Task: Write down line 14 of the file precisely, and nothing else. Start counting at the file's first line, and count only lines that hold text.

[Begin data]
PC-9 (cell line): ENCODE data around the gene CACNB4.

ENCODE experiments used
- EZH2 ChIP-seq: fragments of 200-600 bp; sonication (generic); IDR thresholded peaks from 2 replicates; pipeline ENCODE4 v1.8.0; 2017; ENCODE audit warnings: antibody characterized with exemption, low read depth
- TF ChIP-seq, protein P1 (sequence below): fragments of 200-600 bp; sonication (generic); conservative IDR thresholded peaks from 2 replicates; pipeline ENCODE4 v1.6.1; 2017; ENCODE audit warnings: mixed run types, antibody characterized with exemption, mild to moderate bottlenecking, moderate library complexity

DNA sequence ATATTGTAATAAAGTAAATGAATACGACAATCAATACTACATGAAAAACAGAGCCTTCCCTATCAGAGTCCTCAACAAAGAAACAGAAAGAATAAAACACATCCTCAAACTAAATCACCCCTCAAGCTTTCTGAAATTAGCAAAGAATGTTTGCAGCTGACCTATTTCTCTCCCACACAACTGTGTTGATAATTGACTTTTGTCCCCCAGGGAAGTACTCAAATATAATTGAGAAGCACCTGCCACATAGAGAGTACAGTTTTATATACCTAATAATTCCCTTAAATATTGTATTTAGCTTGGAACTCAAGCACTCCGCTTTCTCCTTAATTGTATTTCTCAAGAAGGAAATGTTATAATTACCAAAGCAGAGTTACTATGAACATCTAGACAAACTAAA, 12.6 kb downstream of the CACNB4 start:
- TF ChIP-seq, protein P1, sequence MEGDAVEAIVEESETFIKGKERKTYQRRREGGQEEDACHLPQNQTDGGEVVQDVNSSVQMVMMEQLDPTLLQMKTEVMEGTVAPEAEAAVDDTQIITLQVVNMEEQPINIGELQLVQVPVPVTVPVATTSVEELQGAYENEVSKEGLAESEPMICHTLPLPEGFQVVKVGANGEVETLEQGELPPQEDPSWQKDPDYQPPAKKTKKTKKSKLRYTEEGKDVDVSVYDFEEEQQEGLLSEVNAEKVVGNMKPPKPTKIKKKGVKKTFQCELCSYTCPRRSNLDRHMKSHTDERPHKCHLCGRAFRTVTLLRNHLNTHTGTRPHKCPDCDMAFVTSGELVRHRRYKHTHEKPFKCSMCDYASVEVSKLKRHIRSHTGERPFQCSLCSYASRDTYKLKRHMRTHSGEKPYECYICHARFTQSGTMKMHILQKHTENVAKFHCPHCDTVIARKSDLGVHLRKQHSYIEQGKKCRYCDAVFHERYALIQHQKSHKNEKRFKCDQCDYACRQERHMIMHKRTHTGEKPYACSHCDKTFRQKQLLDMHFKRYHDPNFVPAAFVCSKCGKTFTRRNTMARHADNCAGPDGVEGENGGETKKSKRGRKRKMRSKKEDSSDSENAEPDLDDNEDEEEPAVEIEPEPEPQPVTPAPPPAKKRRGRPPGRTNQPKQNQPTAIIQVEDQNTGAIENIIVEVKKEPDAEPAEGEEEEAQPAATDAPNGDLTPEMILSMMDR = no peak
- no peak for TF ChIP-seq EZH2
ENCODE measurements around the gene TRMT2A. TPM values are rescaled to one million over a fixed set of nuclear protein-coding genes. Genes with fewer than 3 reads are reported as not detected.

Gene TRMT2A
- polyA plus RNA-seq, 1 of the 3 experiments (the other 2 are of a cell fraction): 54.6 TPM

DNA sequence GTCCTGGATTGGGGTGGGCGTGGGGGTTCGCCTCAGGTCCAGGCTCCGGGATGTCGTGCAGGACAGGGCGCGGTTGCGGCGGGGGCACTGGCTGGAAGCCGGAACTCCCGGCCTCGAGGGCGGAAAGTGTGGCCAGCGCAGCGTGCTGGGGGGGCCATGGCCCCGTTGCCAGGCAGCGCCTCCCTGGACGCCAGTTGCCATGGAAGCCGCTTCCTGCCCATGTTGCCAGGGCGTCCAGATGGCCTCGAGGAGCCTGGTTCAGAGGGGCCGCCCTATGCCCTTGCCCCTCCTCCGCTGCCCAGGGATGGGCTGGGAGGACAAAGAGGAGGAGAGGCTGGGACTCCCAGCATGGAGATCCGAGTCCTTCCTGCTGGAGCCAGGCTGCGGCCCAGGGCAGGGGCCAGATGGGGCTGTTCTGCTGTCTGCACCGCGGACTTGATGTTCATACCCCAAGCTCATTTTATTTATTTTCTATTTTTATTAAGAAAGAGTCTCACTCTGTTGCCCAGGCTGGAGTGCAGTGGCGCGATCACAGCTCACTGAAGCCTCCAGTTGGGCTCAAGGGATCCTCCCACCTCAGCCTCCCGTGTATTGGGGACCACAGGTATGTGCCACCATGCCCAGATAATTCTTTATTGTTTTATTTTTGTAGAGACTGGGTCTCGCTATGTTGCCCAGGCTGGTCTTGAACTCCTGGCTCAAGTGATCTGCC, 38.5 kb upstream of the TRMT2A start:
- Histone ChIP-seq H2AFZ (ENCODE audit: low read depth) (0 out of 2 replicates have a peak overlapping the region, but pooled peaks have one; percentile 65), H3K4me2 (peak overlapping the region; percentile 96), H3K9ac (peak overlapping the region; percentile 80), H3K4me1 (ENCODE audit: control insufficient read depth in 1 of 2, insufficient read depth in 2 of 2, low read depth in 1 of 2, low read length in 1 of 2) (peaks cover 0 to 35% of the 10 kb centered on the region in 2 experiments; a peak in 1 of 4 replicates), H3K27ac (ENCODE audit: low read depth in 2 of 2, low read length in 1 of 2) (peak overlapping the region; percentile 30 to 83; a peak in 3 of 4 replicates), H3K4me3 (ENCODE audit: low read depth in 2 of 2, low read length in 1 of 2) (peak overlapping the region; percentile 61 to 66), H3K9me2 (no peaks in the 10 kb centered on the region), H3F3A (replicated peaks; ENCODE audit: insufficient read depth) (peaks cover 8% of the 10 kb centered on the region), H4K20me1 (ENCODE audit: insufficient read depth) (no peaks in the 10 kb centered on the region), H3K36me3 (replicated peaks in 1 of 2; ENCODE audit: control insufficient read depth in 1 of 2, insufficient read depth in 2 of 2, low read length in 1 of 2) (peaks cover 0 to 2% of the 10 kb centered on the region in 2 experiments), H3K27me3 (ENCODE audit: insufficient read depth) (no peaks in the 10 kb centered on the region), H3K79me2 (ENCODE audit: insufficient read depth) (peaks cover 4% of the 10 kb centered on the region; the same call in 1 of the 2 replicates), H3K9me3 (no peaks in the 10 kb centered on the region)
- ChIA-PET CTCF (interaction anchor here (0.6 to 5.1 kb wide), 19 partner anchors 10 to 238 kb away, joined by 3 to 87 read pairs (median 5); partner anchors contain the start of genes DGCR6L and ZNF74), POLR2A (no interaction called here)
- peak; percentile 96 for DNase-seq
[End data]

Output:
- peak; percentile 96 for DNase-seq